Former Councilmember Brigid Shea, now executive director of the Save Our Springs Alliance (S.O.S.), notes that Garza's obvious deferrals to Todd's policies -- whether they stemmed from self-preservation or a heartfelt belief -- were particularly galling to the four-member environmental council majority. To them, Shea says, Garza's actions clearly acknowledged that the business/development community was the first customer in line, in direct defiance of the voters of Austin. "I told Jesus, `You are not employed by Bruce Todd. You are not here to serve one person, but the majority of council.' I asked him, `How many members of council do we have to have before you accept that there is a clear policy direction to protect the environment in Austin?'"

As proof of Garza's anti-enviro bias, Shea and others point to his recommendation that the city seek a settlement rather than fight the lawsuit filed by FM Properties against the city over S.O.S. The recommendation was infuriating to those who believed that, at the very least, the city staff should have made an attempt to defend an ordinance passed overwhelmingly by more than two-thirds of the city's voters. The city manager counters that at the time staff believed it was better to have that suit settled before entering the cold climate of the 1995 lege session.

Another example of what Shea characterizes as a breach in Garza's duty occurred when outside counsel hired by the city opined that the city could not stay the Hays County jury verdict declaring the S.O.S. water quality ordinance invalid while it appealed. That "bad" advice, Shea says, caused council to vote to instate a substitute ordinance called Comp II, which was considerably weaker than S.O.S. "Counsel kept telling the councilmembers that the Hays County ruling declaring S.O.S. invalid could not be stayed," thus they needed to vote for Comp II to have at least something in place, Shea recalls. "But Assistant City Attorney Michael Cosentino kept catching me in the hall to tell me that city legal staff actually had a different interpretation.... But he was silenced by (other city staff) and Garza, and barred from presenting those arguments to council." The result: The anti-S.O.S. ruling was handily reversed, and the unnecessary replacement of S.O.S. with Comp II allowed a 20-month window for a mulititude of developers to slither out from under the stricter S.O.S. rules. Cosentino, who refused to comment for this story, was subsequently fired.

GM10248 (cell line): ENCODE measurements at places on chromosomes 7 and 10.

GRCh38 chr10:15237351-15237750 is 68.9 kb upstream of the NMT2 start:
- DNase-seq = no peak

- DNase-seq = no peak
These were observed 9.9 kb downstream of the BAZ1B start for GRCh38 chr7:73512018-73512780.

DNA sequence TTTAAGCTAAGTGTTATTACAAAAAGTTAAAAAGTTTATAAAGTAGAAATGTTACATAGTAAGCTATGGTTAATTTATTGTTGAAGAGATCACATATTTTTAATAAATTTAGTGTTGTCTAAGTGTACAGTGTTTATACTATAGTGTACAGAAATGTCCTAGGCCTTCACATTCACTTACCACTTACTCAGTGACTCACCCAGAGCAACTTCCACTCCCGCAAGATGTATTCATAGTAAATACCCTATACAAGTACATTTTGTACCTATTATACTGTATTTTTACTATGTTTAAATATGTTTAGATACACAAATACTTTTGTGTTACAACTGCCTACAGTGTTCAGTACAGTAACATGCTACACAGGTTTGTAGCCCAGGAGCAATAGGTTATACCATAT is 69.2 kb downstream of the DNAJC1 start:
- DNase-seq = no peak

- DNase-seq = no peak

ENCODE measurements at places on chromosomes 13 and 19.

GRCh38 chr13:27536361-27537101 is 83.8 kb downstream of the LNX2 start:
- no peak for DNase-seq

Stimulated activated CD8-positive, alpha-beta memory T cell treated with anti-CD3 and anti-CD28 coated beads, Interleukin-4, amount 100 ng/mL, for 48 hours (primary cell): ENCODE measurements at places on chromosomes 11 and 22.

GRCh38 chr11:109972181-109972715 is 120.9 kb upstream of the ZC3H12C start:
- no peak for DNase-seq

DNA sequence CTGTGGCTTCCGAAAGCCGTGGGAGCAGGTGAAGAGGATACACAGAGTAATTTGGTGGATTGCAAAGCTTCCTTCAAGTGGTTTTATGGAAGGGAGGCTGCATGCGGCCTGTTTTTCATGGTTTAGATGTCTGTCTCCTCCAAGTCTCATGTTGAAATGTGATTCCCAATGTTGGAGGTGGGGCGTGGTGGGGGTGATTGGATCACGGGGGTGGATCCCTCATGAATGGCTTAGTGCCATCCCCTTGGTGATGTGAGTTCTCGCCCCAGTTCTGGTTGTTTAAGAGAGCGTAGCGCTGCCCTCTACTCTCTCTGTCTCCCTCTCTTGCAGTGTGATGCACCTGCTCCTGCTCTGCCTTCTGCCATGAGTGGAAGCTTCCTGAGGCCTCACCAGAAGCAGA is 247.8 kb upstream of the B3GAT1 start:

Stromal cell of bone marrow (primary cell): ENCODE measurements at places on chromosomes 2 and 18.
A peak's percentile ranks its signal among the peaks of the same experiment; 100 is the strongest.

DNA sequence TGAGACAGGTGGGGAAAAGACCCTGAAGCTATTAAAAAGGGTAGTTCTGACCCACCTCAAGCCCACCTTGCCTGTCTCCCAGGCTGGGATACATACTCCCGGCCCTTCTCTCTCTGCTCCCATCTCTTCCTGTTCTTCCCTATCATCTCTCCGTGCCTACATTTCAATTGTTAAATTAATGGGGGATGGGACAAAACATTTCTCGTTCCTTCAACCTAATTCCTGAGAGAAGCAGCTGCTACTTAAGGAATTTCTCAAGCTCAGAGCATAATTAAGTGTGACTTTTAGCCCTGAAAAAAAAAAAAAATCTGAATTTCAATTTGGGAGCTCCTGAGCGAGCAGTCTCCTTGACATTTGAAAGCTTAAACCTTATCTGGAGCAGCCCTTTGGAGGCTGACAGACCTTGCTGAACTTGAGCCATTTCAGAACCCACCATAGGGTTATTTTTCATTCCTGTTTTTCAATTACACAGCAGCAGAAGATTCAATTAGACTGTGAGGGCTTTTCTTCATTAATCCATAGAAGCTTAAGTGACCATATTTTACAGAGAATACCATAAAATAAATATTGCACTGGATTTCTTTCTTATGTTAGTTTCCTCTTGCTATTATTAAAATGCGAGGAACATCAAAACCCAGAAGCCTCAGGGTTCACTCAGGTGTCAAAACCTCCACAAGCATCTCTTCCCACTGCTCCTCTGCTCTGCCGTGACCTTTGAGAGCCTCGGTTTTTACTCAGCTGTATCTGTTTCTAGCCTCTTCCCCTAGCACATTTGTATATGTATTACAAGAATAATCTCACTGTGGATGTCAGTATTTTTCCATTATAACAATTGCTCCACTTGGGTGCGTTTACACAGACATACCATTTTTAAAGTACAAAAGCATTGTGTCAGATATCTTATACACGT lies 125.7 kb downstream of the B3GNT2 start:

Garza responds that he followed the advice he received from outside lawyers at the time that it was impossible to stay the Hays County verdict. "We thought it best to strengthen water quality rules with Comp II," he says. As for Cosentino's role, Garza says he doesn't recall him having one.

Power Struggles

Despite their supposed alliance, Garza's career is marked by Todd's attempts to hack away at the city manager's authority. Take Garza's most recent accomplishment: the selection of Austin's new Chief of Police, Stan Knee. When former Chief Elizabeth Watson stepped down last January, Garza was directed to find a better chief fast. His then-boss Todd very publicly pressured Garza for weeks to select former Travis County Sheriff Doyne Bailey for the post, but Garza dug in his heels and cast a wide net outside of Austin, contending that he wished to keep the process apolitical. Others saw Garza's resistance to Todd's will as a stand against the usurpation of the city manager's powers.

Garza says he was just trying to do the right thing by exercising his right as city manager to choose whom he pleased, and the council would merely get the chance to confirm or deny his appointee. It probably wasn't lost on Garza that it was a politically easy time to stand up to Todd -- after all, the mayor had by that time already declared himself a lame duck . The chief selection process did serve to highlight Todd's career-long complaint that his own abilities to act effectively were limited under the council-manager form of government. However, the public had made it clear that it prefers the checks and balances the current system has to offer.